Sunday 19 January 2020

Leaderless Barcelona pay price for failure to think outside the box

Glenn Moore

Most people watching 10-man Chelsea on Tuesday night will have assumed it was just a matter of time before Barcelona scored the goal they required, even after Lionel Messi's penalty miss.

It seemed Barcelona, and coach Pep Guardiola, thought the same. As the minutes ticked by, the defending champions kept on attacking the same way, exchanging short passes on the edge of the area, seeking a way through the white wall.

Only in the very final minutes did they change tack, and then it was to throw Carles Puyol forward and pump high balls into the box. It was not so much Plan B as Plan Z, the option of last resort.

Barcelona are so used to winning there was an inability to think on their feet and recognise the need to adapt their play. This is not to suggest they were wrong to stick to their passing-game principles, it is to argue they became overly fixated on one aspect: short passes around the box. They did not need Plan B, they needed to make Plan A work effectively, as they had before.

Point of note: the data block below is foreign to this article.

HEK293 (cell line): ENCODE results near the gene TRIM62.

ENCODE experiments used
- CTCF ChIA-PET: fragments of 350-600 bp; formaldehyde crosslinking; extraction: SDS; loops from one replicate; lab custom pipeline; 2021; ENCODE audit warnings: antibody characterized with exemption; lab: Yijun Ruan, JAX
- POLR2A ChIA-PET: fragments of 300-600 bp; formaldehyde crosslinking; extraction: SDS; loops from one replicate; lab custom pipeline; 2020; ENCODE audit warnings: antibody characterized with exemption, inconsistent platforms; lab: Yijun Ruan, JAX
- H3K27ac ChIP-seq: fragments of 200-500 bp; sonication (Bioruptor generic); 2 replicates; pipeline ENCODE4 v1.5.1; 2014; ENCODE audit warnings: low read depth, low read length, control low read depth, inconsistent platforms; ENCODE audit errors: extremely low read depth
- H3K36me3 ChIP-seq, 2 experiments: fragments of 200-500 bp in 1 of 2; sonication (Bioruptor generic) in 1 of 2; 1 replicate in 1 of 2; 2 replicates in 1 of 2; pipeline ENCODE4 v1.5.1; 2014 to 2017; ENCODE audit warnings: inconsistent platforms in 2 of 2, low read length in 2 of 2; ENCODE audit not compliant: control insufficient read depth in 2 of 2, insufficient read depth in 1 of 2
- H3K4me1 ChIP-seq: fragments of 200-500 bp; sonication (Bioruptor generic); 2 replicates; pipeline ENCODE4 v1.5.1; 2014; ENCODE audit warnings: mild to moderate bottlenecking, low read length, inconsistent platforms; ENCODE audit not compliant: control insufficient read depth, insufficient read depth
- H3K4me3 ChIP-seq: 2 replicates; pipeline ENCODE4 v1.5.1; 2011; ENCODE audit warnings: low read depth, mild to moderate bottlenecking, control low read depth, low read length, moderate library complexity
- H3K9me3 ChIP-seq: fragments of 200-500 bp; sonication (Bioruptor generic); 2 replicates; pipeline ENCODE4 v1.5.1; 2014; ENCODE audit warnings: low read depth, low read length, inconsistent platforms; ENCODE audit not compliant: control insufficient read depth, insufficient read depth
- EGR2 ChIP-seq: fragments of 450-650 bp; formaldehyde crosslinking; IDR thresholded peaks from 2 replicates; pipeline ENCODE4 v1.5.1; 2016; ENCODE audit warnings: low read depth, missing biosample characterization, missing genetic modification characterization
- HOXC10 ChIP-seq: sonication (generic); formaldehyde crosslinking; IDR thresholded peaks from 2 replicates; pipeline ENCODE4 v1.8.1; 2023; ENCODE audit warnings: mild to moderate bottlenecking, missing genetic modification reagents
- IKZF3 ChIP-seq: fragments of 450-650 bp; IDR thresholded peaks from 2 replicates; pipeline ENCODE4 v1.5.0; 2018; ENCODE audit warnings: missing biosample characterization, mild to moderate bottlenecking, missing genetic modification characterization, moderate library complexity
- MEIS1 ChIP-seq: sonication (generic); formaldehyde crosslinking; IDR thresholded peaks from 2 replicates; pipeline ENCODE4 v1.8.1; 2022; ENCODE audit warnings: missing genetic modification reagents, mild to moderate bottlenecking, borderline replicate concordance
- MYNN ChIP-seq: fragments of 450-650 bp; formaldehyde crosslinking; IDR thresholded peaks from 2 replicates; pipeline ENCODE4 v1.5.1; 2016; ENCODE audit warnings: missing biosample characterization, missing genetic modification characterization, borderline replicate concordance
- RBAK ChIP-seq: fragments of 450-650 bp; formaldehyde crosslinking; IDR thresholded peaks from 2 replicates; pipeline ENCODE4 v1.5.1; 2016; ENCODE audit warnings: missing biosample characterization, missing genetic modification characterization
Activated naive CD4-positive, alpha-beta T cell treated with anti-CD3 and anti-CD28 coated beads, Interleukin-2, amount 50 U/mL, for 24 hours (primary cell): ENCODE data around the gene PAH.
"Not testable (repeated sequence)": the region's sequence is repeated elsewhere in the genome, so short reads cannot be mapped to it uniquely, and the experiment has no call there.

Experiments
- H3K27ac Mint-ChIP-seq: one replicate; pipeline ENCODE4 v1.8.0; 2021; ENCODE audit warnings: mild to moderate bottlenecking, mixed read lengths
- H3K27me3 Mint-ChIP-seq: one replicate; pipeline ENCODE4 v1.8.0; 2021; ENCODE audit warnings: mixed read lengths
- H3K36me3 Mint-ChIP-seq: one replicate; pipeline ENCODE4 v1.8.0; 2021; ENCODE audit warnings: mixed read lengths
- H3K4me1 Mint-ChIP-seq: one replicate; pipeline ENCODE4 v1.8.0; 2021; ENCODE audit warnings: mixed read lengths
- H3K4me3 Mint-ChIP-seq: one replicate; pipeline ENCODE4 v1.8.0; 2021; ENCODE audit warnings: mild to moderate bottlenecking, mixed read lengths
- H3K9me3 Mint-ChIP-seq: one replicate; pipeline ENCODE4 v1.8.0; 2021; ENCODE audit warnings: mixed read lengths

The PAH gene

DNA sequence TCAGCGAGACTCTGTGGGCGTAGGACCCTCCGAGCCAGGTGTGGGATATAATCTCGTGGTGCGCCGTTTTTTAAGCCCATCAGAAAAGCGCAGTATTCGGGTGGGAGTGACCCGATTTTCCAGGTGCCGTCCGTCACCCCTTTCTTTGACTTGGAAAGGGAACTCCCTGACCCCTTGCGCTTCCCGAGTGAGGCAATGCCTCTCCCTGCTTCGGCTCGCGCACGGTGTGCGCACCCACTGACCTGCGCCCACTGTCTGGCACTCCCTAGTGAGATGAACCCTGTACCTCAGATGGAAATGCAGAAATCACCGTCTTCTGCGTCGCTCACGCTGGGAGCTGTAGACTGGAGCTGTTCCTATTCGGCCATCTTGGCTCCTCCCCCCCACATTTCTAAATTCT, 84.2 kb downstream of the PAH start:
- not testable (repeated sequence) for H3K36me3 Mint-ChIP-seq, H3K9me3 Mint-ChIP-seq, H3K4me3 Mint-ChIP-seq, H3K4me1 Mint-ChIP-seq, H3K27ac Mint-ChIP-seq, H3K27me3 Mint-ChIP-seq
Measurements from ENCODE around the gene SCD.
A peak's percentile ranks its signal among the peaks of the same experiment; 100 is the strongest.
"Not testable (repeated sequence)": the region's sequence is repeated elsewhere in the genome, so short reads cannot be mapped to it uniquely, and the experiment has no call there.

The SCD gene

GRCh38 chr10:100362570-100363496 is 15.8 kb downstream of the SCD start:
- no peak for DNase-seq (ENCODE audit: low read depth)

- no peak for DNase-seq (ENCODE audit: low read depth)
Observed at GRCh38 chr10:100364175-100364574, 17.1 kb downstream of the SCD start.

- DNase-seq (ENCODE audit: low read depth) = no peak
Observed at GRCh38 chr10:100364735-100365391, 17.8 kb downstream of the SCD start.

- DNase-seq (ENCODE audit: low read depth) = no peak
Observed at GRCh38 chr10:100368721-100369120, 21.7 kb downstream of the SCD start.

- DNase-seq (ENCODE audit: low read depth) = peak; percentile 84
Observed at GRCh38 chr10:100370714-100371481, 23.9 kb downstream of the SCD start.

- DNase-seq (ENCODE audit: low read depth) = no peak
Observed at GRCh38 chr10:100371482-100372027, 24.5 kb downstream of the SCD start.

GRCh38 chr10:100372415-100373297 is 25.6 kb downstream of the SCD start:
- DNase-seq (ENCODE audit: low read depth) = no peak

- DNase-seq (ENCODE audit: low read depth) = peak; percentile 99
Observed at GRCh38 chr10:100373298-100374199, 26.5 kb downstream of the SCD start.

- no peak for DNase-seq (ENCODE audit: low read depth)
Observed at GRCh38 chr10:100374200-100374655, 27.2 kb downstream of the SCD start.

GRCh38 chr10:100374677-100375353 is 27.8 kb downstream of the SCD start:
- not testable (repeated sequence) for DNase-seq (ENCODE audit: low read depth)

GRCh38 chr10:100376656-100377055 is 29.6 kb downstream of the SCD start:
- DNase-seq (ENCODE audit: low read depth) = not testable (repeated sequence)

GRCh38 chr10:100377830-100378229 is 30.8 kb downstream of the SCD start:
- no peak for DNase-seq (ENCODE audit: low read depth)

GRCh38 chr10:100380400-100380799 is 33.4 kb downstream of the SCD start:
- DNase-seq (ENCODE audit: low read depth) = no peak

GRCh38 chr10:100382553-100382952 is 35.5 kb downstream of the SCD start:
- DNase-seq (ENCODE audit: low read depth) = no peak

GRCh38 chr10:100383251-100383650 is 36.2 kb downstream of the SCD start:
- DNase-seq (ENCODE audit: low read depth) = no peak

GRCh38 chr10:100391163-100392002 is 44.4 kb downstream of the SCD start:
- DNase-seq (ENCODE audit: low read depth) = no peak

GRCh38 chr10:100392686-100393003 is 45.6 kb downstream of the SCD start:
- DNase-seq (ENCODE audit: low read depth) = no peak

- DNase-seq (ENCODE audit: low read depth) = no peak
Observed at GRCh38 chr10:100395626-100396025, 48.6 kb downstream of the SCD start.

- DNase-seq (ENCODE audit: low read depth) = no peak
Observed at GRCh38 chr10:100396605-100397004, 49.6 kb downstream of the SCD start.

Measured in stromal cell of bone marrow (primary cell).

When Barcelona needed a goal to beat a massed Chelsea defence in the last minute of the 2009 Champions League semi-final it came via a shot from outside the box, Andres Iniesta drilling the ball in from 20 yards at Stamford Bridge.

The closest Barcelona came to scoring in the last 40 minutes this week was from a shot of similar distance, by Lionel Messi, which Petr Cech touched on to the post. Yet, despite that they had few other shots from distance.

Cech is an excellent 'keeper, but shots through a crowded area have a habit of wrong-footing the best through deflections.

Barcelona also failed to target their attacks intelligently, trying to go through a packed centre instead of testing the makeshift full-backs. Chelsea strung six across the back, with three midfielders ahead of them, but it meant using strikers as full-backs.

Yet despite winning a penalty when Cesc Fabregas ran at Didier Drogba on the flank, they rarely repeated the tactic. Time and again Dani Alves got the ball on the right facing Drogba, then passed backwards and inside rather than take the forward on.

It did not help that the ball was frequently passed, slowly, to Alves' feet instead of played with pace into space ahead of him. When it was, Alves created a goal, only to be flagged just offside.

Alves looked like a player reluctant to take responsibility and he was not alone. Barcelona did not just suffer from doubt and tiredness, they lacked leadership. (© Independent News Service)

Irish Independent

The Left Wing: Leinster's weak point, Johann van Graan's future and Doris vs Deegan

Editor's Choice

Also in Sport